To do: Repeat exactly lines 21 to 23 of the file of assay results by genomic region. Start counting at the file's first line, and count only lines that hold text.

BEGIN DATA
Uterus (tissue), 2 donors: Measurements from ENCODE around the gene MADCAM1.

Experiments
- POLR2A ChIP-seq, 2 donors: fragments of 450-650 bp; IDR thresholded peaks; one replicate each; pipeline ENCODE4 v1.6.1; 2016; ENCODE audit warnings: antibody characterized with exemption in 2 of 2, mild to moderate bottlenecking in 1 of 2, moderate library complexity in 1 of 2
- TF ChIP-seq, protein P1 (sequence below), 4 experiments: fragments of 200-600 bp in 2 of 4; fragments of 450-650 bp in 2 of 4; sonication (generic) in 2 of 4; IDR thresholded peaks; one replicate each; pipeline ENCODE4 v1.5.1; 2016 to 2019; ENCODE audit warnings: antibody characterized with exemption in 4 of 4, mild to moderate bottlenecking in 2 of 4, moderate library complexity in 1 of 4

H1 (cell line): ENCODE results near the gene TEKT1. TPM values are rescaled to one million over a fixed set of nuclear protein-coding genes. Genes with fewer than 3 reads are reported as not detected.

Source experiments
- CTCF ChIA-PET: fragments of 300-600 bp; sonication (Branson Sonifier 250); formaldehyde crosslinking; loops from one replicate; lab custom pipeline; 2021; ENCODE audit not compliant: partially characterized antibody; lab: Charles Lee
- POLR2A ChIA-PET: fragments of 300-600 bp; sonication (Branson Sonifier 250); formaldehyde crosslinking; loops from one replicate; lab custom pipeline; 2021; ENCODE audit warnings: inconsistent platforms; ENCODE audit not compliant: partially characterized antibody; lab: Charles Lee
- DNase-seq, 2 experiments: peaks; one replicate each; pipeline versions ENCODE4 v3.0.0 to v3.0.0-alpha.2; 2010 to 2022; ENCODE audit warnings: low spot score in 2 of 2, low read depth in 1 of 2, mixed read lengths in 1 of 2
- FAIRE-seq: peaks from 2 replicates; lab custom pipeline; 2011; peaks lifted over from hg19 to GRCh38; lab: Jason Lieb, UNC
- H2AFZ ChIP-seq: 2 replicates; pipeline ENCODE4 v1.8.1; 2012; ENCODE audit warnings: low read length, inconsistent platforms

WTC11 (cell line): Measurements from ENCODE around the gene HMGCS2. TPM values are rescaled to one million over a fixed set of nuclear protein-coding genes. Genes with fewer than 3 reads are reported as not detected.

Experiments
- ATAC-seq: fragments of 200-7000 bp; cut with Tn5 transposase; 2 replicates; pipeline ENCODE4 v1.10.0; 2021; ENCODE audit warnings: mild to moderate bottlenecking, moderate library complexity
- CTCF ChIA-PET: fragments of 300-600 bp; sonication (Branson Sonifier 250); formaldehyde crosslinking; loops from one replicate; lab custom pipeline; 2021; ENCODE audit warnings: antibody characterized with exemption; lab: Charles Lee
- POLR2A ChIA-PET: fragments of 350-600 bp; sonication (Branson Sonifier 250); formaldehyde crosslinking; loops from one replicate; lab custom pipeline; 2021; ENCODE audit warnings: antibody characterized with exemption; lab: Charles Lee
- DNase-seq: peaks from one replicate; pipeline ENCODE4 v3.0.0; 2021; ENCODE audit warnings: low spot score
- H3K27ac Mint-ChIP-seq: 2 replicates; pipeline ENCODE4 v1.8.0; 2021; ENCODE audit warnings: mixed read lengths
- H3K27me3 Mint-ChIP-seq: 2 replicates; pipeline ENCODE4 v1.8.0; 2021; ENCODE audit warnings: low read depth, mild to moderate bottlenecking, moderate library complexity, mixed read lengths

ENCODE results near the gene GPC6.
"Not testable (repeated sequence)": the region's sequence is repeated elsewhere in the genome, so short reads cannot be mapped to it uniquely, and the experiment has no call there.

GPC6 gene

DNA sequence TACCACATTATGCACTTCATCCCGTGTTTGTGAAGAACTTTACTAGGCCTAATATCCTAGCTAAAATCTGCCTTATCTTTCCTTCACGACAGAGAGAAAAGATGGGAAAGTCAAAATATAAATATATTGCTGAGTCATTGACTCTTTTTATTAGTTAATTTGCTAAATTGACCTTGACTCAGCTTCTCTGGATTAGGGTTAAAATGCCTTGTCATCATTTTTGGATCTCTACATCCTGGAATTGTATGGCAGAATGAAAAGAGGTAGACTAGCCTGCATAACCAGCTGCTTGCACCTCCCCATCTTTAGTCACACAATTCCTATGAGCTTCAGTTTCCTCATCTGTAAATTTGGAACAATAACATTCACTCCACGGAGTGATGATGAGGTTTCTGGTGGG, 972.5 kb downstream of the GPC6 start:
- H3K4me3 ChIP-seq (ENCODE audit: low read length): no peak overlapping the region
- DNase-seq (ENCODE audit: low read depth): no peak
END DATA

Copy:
"Not testable (repeated sequence)": the region's sequence is repeated elsewhere in the genome, so short reads cannot be mapped to it uniquely, and the experiment has no call there.

GPC6 gene

DNA sequence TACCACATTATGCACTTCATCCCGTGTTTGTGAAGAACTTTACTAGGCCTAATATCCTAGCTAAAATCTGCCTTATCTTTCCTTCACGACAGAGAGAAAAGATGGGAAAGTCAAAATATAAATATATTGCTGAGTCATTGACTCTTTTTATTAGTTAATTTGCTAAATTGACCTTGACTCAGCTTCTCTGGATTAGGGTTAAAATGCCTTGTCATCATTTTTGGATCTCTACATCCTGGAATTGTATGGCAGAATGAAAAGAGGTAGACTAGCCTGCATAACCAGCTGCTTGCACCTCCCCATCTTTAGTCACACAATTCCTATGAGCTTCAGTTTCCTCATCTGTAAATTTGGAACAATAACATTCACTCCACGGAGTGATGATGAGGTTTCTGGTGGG, 972.5 kb downstream of the GPC6 start: